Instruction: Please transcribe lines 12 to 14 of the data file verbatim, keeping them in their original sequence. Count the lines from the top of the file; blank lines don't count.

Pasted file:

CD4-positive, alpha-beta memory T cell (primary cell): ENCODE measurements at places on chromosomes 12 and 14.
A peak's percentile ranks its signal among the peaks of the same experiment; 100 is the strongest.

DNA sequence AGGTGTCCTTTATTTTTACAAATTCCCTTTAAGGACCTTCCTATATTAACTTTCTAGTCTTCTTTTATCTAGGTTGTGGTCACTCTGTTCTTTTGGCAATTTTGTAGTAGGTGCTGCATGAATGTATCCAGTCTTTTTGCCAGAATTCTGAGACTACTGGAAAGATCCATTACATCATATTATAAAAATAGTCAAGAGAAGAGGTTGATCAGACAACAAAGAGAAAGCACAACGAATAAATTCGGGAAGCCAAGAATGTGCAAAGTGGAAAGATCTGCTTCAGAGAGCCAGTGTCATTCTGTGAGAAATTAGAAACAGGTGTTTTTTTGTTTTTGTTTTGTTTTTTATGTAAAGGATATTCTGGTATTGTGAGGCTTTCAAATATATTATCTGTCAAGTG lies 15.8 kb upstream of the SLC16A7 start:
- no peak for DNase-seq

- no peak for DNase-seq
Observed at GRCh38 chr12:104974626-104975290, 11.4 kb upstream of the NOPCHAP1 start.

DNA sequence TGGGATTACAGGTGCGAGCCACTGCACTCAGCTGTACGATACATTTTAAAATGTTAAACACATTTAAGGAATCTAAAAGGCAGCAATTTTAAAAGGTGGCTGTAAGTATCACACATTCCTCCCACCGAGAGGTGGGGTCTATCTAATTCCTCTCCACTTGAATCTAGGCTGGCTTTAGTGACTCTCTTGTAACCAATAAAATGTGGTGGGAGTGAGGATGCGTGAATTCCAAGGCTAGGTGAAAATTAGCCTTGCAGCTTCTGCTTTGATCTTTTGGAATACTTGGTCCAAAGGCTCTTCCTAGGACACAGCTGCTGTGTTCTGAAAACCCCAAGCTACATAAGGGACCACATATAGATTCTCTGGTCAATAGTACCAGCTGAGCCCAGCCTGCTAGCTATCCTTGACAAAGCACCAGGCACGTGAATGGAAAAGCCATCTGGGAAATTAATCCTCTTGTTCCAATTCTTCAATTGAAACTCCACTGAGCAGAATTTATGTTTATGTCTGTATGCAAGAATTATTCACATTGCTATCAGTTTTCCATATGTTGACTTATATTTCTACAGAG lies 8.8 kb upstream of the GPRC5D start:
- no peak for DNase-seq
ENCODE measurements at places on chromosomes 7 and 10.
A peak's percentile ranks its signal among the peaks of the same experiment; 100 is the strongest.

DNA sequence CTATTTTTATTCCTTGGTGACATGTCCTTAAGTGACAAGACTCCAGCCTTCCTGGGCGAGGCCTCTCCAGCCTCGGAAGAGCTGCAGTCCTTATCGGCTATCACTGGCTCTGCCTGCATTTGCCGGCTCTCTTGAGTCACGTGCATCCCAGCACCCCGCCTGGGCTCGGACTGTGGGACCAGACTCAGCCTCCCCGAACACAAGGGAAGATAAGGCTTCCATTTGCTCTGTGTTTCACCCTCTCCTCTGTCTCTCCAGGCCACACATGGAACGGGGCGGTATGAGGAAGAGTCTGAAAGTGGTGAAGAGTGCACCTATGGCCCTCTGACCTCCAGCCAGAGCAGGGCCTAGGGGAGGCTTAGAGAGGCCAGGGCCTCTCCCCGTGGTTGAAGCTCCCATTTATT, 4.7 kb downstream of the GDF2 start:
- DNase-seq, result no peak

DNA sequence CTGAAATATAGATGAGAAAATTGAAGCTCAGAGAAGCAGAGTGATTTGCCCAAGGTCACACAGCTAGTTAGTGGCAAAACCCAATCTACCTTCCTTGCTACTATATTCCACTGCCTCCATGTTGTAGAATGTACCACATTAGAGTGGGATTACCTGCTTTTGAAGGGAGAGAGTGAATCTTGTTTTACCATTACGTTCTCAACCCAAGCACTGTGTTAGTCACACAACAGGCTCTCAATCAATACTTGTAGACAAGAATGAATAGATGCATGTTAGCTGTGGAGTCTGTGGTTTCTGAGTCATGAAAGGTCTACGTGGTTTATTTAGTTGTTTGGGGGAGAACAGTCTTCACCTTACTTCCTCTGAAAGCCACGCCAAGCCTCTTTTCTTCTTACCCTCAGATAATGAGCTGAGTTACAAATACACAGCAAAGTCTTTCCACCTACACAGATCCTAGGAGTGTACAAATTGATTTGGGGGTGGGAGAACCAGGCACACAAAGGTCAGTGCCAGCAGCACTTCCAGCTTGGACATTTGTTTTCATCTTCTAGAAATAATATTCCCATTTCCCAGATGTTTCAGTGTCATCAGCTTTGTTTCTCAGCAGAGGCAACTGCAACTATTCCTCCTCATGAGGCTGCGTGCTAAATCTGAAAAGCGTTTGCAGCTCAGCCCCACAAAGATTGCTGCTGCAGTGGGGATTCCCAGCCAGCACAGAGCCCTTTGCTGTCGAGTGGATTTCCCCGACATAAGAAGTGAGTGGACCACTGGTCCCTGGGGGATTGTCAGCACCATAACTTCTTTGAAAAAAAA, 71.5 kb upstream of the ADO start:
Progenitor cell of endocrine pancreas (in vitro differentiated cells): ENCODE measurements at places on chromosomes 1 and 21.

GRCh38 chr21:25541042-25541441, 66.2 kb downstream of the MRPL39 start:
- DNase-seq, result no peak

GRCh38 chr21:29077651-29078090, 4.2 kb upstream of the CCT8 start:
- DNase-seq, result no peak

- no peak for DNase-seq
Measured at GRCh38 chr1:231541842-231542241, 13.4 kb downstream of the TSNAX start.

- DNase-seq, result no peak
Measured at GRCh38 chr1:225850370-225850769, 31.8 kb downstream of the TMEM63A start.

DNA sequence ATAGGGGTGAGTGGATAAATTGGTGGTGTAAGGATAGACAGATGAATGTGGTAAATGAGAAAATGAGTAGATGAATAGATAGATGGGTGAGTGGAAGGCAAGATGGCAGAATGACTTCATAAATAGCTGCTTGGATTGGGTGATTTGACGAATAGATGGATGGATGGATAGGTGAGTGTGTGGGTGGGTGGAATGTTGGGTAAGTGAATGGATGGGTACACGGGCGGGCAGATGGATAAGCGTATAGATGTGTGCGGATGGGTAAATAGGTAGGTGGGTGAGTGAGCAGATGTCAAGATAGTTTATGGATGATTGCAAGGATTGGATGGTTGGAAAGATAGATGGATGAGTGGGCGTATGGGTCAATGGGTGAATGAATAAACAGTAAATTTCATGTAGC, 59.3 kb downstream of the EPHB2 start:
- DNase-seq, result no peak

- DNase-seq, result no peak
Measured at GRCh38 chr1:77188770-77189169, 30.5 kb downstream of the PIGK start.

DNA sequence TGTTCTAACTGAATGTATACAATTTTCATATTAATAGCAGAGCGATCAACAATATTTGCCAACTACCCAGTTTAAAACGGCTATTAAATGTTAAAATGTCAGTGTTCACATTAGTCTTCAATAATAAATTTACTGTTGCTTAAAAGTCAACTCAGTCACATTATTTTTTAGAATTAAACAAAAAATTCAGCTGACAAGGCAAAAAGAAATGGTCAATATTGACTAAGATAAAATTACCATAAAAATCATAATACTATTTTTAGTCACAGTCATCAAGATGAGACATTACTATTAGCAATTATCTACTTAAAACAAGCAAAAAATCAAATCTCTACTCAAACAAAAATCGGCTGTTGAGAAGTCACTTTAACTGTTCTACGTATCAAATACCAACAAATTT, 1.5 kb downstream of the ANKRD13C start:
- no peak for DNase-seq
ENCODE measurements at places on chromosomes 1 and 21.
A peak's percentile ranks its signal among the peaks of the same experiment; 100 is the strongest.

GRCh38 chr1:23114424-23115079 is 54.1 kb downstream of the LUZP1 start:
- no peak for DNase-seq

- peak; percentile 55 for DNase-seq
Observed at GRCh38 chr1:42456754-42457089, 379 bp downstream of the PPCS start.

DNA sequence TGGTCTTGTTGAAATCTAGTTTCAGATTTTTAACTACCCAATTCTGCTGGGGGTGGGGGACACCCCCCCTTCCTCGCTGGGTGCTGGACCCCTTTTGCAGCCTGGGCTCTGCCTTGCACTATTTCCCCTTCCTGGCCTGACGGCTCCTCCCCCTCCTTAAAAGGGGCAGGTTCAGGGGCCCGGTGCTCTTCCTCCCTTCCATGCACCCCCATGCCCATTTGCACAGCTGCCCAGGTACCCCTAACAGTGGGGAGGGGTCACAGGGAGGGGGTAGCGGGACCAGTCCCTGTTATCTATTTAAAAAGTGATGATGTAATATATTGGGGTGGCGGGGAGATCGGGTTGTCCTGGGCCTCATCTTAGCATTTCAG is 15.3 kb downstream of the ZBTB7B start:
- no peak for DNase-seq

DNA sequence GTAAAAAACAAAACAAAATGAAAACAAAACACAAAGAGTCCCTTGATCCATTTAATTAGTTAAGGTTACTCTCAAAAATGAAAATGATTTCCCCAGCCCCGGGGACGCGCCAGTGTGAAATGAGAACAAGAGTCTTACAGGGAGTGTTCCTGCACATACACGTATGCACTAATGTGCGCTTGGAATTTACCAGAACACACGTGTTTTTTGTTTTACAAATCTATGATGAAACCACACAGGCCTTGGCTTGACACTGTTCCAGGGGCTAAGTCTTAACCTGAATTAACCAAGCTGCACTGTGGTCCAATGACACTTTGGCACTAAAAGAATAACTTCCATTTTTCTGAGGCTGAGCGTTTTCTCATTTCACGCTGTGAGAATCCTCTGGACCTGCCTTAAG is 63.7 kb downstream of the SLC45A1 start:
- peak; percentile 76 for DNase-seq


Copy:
- DNase-seq, result no peak

DNA sequence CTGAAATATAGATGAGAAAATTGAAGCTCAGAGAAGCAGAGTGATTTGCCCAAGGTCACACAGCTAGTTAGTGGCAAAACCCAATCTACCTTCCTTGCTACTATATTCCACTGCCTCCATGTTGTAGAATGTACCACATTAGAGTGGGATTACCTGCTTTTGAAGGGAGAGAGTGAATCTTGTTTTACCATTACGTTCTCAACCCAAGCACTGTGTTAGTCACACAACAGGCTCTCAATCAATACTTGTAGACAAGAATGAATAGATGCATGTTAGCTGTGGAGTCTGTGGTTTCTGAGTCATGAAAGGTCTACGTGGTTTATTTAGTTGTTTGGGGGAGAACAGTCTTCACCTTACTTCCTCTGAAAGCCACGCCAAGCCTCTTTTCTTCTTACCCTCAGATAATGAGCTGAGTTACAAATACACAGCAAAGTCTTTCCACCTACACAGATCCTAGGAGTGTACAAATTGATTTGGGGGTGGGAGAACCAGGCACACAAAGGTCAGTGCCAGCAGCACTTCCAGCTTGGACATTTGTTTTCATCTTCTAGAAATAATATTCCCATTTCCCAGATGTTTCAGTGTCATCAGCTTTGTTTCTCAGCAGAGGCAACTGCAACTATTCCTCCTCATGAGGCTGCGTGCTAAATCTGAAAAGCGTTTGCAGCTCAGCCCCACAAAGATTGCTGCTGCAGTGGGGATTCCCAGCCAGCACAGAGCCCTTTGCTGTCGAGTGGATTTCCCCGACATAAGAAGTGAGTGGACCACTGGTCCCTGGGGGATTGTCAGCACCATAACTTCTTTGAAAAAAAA, 71.5 kb upstream of the ADO start:
Progenitor cell of endocrine pancreas (in vitro differentiated cells): ENCODE measurements at places on chromosomes 1 and 21.